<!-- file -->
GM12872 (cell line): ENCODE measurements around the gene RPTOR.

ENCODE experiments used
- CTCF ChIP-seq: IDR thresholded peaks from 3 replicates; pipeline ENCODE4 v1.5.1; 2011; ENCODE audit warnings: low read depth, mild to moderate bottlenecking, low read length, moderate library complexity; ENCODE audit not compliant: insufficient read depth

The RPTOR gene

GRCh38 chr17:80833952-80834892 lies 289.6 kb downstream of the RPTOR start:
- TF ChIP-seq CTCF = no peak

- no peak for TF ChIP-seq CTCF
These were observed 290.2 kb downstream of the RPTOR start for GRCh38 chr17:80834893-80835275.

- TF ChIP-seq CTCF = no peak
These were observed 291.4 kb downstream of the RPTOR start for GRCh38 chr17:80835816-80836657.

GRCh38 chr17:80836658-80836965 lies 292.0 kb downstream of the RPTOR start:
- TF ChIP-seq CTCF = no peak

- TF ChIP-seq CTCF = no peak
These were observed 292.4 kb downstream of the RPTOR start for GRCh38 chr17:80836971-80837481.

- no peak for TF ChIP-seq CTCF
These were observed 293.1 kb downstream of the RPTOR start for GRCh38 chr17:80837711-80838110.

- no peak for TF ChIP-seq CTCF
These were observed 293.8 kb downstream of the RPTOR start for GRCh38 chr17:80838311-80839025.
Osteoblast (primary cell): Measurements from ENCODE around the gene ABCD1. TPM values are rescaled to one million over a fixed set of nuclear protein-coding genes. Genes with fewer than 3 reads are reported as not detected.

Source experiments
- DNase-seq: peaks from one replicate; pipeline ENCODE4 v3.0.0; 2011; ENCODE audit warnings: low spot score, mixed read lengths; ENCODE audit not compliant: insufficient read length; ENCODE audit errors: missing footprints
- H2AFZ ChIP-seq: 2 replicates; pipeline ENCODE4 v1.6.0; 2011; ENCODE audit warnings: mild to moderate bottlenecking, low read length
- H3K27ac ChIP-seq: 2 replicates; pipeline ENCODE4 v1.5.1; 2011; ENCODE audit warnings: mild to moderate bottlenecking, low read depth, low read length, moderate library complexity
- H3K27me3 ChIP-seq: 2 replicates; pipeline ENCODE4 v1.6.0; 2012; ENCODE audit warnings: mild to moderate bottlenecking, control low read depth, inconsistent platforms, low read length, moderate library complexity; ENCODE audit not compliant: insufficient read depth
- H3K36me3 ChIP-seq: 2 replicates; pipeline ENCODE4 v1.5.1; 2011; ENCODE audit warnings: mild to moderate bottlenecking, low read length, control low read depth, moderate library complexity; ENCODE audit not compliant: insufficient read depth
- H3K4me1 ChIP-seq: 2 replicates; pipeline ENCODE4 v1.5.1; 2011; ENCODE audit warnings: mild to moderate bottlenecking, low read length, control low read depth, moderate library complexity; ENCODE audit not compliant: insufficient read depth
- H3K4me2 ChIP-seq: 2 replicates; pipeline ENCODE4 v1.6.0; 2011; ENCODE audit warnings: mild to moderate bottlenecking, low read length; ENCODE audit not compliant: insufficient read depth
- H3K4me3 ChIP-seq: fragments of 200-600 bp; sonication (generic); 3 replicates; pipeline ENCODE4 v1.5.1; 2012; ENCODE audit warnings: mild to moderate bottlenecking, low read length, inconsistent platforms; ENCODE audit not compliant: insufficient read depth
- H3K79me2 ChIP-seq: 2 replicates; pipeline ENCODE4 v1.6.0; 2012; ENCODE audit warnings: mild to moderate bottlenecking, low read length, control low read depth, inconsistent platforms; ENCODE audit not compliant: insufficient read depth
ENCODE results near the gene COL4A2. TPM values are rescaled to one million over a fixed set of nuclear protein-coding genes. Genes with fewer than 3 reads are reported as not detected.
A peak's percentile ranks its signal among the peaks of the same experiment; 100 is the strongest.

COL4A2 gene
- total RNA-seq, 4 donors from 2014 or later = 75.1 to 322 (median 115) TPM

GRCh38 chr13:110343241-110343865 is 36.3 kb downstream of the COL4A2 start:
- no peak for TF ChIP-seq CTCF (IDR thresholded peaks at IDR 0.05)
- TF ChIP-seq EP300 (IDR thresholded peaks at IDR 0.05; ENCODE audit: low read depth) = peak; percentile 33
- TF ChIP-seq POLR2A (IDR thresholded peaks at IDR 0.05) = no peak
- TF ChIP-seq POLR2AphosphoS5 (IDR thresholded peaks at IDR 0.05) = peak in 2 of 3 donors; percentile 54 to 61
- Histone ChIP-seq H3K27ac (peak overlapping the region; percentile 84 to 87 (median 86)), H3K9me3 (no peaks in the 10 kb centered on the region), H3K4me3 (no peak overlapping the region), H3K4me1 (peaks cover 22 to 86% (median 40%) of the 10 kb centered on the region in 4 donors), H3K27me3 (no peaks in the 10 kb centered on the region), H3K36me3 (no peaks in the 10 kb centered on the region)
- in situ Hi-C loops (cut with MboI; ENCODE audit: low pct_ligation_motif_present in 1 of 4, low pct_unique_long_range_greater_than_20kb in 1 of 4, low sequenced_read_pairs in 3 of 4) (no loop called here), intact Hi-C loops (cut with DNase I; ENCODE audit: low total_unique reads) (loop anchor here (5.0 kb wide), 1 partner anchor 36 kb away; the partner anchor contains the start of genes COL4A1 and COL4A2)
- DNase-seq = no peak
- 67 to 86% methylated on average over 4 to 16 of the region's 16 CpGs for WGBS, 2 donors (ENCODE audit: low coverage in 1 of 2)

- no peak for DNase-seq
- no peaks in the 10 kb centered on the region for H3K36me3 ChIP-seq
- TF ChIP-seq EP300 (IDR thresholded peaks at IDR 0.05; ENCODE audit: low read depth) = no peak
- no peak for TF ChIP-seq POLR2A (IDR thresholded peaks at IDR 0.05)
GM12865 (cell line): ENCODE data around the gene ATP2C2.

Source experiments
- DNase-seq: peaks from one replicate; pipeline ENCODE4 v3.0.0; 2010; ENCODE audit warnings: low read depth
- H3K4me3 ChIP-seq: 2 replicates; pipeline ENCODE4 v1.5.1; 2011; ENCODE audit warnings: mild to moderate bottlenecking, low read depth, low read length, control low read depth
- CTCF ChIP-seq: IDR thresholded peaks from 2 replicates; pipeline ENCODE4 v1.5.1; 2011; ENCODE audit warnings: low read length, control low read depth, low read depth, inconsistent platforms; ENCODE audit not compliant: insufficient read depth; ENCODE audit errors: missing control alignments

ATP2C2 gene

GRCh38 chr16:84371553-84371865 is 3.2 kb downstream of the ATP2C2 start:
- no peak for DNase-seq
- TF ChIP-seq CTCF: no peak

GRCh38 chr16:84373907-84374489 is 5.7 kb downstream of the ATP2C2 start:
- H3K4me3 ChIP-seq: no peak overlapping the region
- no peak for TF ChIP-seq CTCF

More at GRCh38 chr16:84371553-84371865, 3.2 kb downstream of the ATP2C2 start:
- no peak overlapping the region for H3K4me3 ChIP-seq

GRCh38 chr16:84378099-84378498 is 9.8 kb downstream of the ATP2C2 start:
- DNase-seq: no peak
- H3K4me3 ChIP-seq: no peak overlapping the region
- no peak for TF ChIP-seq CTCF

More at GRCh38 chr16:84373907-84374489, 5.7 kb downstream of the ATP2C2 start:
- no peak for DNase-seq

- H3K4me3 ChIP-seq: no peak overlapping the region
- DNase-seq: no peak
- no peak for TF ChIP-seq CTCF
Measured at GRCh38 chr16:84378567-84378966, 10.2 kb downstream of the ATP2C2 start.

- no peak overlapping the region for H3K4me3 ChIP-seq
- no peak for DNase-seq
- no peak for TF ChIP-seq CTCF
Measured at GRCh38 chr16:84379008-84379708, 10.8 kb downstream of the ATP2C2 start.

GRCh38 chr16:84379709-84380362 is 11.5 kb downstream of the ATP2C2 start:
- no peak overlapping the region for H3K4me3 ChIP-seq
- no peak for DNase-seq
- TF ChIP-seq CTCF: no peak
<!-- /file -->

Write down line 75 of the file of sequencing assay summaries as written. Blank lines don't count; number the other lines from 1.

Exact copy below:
GRCh38 chr16:84379709-84380362 is 11.5 kb downstream of the ATP2C2 start: